Tag Archives: legislation

Politicians Should Look Elsewhere for Endorsements and Campaign Contributions

If it ain’t broke, don’t fix it. For more than 60 years, the Johnson Amendment has successfully protected the charities serving you, me and our communities as a safe space free to advance our missions without the rancor of partisan politics.  The law, proposed by Senator Lyndon Johnson and signed into law by President Eisenhower in 1954, prohibits churches and other charitable nonprofits and foundations from endorsing political candidates.

Some in Congress and the Trump Administration want to repeal or weaken the protections in the law. This change would allow preachers to endorse political candidates from the pulpit, but the impact and consequences go much further.  That is why we, along with the vast majority of congregations, charitable nonprofits and foundations, strongly oppose efforts to change the law – endorsing or contributing to candidates, even if by only a few organizations, would destroy the nonpartisanship necessary for nonprofits to effectively solve problems in our communities.

Watering down or repealing the Johnson Amendment matters to all Kentuckians. When the nonprofit sector is damaged, the people we serve suffer most. For nonprofits to be safe places where people of all parties join forces to enhance the quality of life for all Kentuckians, we need your support.

The current protection applies to all 501 (c)(3) charitable nonprofits – including the homeless shelter, child care center, animal rescue organization, art museum, veteran’s aid organization, nonprofit hospital, and your congregation. Your favorite causes would be affected, and partisanship would harm each one.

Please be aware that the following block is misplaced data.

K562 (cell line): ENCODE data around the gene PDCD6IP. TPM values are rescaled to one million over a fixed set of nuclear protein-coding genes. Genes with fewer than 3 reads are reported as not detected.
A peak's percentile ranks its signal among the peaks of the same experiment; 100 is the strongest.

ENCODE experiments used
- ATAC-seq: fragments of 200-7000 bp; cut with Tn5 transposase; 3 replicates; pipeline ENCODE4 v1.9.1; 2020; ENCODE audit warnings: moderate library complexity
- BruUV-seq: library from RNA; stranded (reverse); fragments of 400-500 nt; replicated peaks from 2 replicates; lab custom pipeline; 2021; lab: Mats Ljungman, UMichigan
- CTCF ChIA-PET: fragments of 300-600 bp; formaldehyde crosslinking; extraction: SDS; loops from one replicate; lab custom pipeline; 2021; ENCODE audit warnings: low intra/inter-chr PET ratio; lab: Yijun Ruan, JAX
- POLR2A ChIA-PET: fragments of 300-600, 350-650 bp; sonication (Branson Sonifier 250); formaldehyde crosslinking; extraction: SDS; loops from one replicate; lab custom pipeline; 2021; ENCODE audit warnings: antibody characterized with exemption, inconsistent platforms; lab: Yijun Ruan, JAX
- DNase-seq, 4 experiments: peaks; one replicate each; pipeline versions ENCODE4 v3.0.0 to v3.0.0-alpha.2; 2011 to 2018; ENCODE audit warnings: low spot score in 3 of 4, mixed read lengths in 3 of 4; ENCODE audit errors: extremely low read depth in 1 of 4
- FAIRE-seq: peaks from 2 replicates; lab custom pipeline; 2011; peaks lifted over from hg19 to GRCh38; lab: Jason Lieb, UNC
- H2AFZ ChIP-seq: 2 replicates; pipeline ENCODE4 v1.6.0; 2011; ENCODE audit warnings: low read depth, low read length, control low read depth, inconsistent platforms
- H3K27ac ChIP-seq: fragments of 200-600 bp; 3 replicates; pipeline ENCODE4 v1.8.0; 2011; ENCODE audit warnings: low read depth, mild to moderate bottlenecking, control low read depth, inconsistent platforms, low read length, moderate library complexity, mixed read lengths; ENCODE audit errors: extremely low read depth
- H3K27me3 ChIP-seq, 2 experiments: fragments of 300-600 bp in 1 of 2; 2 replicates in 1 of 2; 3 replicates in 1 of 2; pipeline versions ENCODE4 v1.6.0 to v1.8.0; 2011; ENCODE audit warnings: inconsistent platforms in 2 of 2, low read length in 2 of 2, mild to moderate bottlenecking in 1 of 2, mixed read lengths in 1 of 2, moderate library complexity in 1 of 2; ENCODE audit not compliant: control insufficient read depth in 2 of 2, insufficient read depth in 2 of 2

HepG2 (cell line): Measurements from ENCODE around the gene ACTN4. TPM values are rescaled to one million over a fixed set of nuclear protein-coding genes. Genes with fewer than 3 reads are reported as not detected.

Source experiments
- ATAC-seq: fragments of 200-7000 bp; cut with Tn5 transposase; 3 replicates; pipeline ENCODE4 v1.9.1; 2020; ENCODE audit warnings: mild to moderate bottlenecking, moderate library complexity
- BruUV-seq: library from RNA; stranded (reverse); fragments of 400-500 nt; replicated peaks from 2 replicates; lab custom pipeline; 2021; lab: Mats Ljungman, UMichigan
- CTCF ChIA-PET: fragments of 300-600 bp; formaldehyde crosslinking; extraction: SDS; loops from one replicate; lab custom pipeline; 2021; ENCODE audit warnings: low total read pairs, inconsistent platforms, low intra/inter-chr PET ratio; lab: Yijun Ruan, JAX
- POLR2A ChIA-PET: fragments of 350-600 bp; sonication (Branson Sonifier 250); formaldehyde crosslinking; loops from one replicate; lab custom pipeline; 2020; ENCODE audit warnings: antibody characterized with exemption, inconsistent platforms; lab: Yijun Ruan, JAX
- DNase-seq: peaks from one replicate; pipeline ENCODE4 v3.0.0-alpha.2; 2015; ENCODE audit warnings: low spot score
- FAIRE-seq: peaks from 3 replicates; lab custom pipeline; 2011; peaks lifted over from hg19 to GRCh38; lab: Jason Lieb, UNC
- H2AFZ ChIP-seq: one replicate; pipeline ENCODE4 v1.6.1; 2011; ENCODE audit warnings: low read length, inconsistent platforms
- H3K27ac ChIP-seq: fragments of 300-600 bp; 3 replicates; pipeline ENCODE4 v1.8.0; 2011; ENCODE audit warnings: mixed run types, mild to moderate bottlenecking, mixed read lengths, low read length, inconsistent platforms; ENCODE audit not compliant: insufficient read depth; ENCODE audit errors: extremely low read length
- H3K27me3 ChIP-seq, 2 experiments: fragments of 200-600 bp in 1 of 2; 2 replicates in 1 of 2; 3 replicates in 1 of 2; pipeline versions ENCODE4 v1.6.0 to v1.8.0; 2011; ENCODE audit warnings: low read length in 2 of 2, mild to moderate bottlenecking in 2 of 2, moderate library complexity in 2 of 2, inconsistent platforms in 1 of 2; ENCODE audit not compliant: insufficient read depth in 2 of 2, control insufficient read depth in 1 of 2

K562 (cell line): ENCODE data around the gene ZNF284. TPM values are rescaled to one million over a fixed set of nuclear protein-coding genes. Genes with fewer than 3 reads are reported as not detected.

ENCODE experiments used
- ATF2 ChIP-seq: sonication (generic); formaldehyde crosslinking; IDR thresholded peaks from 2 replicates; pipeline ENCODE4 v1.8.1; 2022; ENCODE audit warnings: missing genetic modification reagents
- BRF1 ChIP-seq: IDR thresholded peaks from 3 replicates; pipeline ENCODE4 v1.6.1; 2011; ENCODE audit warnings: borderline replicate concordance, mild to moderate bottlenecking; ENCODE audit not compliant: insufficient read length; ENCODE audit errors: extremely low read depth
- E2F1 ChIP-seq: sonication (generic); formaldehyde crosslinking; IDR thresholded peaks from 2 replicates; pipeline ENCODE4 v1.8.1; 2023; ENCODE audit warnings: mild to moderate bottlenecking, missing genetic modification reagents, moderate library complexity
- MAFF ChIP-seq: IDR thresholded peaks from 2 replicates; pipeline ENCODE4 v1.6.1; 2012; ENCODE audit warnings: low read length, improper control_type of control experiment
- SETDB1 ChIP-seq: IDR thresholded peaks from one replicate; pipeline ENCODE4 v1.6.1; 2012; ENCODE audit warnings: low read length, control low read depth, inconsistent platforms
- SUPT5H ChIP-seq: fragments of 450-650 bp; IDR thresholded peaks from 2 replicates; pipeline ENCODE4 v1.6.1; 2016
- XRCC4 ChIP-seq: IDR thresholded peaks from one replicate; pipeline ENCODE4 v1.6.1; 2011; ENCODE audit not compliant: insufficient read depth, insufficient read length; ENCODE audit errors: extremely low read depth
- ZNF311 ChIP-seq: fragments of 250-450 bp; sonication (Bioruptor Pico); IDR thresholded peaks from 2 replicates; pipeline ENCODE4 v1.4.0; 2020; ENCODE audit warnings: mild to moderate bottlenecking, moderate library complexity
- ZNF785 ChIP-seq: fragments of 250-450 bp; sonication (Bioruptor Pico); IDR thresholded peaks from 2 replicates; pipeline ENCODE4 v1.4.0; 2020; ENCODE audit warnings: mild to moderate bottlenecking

Your donations to charitable nonprofits are investments in solving community problems and caring for Kentucky’s citizens. The public’s trust is vital to supporting these investments. Allowing people to make tax-deductible contributions to groups who endorse or oppose candidates would erode the integrity of the nonprofit sector. It is in everyone’s interest to keep dark money out of charitable nonprofits and congregations.

Protecting the Johnson Amendment isn’t a free speech issue – advocacy and candidate endorsement are not the same.  Protecting the Johnson Amendment isn’t a religious issue – the implications reach beyond the pulpit.  Protecting the Johnson Amendment is not even a partisan issue.  For more than six decades, the provision to maintain a neutral playing field has been respected and supported by both parties. While nonprofits may take public policy positions that are favored by one group of elected officials more than another group, candidate endorsement or opposition is detrimental to the neutrality and integrity of the sector.

Protecting the Johnson Amendment is common sense.  Kentucky Nonprofit Network, our commonwealth’s association of charitable nonprofits, and the Kentucky Council of Churches, representing eleven denominations, call on Kentuckians to stand with us in rejecting any effort to weaken or dismantle the Johnson Amendment. Send a loud and clear message to Washington that partisan politics have no place in charitable nonprofits and faith communities.